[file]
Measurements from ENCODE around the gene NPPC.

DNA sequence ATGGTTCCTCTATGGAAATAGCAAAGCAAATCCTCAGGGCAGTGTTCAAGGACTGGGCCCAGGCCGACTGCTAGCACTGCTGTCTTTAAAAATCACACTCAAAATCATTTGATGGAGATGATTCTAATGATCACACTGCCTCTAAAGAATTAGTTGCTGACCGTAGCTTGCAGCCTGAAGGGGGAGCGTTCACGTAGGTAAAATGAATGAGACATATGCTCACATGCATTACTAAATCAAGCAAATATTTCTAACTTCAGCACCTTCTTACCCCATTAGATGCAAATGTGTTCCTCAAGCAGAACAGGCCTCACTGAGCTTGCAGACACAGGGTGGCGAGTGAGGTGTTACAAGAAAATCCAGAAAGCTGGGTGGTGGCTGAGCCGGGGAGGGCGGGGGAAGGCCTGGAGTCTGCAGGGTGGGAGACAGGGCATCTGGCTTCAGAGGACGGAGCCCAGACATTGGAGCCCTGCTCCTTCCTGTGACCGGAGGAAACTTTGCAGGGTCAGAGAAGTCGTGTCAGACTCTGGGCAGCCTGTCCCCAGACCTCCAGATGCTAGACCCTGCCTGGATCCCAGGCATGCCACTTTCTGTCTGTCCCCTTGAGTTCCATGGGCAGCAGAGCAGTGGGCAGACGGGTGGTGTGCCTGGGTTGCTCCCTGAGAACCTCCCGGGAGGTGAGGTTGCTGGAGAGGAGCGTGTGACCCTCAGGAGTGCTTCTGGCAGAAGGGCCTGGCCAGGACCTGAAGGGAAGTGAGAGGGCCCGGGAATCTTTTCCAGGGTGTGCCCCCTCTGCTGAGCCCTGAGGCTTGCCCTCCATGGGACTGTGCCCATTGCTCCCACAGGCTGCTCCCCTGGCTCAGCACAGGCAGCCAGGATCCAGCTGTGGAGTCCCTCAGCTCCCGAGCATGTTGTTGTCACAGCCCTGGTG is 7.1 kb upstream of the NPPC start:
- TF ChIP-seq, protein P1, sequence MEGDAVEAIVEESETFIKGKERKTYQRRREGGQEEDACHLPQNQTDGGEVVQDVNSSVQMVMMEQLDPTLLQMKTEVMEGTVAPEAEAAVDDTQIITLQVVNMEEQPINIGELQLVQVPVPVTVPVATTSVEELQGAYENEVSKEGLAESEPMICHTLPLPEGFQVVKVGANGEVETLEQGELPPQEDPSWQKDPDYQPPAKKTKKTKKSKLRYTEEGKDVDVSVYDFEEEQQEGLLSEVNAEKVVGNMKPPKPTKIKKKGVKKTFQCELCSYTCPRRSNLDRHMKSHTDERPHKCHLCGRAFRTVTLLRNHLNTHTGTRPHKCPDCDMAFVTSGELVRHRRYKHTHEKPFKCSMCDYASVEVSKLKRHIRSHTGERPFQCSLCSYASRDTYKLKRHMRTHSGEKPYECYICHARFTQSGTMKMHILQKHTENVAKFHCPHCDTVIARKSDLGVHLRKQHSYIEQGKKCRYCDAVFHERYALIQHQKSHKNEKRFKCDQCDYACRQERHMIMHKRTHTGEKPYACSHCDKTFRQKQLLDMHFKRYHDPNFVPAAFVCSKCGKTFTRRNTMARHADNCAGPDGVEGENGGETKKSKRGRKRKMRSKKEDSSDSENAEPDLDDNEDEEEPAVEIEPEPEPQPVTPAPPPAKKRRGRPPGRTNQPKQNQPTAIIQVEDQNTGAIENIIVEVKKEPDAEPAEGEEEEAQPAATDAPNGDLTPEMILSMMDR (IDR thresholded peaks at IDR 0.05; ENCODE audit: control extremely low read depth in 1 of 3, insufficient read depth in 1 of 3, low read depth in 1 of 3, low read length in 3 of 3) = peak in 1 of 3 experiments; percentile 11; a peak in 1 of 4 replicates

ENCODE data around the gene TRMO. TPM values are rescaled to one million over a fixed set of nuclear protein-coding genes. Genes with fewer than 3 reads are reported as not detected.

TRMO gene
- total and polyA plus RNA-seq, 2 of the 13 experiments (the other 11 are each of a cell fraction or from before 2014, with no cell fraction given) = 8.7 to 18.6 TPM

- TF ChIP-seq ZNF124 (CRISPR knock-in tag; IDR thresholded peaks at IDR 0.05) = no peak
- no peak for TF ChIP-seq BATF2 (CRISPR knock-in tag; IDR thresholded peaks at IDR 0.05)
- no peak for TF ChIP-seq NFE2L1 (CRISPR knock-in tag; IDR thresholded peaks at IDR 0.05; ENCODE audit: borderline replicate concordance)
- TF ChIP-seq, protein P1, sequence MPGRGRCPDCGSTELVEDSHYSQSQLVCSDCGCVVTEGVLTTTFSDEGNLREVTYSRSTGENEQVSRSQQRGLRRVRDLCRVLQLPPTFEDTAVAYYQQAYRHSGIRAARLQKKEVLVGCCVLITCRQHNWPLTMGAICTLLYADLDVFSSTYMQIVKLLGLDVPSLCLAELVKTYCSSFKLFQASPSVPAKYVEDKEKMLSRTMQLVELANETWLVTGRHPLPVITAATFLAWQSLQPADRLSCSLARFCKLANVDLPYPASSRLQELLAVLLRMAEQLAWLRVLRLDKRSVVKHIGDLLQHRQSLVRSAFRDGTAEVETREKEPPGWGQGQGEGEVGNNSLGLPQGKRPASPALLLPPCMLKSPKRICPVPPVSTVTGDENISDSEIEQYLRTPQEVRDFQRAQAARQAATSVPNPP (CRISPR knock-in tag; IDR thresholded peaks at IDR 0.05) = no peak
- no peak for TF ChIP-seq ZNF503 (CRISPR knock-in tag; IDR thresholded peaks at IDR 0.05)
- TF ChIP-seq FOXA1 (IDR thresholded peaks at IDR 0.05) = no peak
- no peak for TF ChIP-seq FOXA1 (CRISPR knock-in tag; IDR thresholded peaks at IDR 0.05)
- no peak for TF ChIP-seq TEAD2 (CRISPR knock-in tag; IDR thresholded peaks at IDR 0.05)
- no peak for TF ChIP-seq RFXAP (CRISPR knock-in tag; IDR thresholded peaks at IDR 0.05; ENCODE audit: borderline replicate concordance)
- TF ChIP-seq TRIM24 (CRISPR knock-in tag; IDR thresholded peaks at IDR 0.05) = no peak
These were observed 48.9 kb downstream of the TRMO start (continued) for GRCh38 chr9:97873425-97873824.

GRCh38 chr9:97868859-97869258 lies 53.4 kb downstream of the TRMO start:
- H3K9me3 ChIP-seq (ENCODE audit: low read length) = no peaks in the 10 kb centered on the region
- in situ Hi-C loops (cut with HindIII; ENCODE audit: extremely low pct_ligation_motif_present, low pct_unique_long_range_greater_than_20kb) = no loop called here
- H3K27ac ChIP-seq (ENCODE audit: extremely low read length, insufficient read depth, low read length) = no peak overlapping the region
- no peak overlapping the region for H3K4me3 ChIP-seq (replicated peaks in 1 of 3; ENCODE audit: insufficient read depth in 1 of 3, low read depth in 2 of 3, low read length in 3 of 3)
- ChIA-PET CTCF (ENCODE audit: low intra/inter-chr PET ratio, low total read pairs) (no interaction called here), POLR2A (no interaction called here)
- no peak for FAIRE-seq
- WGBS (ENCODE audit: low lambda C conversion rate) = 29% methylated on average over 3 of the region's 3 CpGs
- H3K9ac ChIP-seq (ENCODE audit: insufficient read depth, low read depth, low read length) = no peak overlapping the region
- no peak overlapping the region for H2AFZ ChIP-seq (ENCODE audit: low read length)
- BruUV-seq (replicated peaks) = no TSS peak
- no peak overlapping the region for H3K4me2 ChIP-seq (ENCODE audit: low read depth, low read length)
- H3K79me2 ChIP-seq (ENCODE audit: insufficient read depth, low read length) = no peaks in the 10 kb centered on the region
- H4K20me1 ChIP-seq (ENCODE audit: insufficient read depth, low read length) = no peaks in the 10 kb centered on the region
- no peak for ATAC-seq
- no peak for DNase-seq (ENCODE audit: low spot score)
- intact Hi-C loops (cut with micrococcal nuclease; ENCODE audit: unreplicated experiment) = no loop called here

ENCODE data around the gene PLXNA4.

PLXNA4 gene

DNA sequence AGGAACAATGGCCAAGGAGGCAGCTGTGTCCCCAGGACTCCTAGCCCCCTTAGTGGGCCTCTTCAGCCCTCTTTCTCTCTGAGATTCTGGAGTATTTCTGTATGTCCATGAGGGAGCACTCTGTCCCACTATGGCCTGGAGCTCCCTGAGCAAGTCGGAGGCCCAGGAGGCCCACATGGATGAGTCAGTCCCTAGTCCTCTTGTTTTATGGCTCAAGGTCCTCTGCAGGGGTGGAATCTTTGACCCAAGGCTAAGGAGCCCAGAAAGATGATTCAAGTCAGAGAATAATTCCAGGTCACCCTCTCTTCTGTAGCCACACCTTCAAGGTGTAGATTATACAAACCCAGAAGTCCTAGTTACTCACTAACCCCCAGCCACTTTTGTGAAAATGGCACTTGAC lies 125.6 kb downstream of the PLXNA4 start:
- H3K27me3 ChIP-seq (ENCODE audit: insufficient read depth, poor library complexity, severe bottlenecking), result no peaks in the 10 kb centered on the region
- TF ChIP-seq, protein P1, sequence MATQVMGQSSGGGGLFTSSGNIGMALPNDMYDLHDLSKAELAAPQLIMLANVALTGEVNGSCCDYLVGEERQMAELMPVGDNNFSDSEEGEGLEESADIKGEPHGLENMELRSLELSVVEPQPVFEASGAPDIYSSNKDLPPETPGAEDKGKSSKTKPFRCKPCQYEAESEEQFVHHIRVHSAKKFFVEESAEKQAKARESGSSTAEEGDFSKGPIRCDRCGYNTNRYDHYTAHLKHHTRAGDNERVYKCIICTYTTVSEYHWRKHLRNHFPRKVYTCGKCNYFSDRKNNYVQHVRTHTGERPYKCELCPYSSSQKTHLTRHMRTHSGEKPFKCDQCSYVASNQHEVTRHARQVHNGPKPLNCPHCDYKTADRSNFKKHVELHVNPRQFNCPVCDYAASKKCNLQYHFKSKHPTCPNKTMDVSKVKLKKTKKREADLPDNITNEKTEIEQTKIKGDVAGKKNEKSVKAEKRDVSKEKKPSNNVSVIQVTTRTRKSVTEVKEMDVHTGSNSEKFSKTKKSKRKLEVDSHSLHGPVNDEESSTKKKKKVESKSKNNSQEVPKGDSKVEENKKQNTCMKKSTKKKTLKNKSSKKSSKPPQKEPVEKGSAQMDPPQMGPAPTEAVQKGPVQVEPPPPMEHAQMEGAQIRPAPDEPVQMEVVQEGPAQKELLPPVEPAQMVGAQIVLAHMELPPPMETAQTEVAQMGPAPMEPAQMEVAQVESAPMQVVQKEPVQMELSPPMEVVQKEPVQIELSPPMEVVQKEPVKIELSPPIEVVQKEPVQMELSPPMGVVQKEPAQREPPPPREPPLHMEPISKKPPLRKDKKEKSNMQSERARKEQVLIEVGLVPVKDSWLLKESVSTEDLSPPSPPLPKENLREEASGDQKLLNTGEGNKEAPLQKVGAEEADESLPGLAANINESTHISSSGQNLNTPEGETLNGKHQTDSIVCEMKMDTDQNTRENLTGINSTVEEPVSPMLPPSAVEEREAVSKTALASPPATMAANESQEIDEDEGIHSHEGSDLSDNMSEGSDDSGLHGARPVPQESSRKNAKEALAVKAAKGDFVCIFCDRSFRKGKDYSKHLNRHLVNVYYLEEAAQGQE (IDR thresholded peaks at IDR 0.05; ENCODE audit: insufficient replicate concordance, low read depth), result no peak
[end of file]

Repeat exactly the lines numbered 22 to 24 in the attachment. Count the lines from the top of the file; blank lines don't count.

- no peak overlapping the region for H3K4me3 ChIP-seq (replicated peaks in 1 of 3; ENCODE audit: insufficient read depth in 1 of 3, low read depth in 2 of 3, low read length in 3 of 3)
- ChIA-PET CTCF (ENCODE audit: low intra/inter-chr PET ratio, low total read pairs) (no interaction called here), POLR2A (no interaction called here)
- no peak for FAIRE-seq